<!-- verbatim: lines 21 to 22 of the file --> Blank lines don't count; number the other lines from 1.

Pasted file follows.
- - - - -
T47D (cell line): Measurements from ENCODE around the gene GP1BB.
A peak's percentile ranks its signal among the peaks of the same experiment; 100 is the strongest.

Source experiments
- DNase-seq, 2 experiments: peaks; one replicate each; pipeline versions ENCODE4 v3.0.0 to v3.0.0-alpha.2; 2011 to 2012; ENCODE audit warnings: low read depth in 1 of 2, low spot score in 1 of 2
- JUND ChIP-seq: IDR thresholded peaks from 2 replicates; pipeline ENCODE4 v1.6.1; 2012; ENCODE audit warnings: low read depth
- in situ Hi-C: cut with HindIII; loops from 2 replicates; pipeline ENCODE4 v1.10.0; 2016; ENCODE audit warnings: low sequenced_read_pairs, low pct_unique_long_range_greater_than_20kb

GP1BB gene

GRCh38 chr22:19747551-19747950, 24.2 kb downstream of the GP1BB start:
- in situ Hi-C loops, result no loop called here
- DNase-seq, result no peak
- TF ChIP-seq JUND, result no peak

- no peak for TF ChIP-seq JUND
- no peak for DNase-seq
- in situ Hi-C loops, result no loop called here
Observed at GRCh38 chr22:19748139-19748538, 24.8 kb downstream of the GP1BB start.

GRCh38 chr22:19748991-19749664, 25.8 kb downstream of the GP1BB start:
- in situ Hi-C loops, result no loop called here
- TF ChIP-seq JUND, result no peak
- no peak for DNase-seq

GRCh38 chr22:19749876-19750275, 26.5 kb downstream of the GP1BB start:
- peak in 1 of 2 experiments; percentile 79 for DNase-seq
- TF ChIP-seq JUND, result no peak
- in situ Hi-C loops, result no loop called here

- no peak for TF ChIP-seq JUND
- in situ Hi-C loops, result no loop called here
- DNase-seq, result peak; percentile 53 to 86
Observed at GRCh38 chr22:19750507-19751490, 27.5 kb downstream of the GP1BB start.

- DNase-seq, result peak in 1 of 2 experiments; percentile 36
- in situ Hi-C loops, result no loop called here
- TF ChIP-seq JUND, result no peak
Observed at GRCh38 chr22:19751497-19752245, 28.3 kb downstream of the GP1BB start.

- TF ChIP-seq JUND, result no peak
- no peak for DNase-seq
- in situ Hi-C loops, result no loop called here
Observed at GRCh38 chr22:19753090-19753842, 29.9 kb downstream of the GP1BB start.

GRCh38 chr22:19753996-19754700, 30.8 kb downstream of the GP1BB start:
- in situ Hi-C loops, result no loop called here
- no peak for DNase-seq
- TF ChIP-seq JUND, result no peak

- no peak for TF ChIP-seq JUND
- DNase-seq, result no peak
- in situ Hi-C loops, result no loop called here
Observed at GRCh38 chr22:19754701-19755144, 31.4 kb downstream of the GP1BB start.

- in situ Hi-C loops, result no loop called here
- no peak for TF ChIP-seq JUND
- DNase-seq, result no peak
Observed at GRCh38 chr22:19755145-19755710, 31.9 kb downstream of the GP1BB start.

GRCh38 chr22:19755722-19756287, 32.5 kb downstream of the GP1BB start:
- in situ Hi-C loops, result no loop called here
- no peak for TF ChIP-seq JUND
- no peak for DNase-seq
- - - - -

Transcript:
- peak in 1 of 2 experiments; percentile 79 for DNase-seq
- TF ChIP-seq JUND, result no peak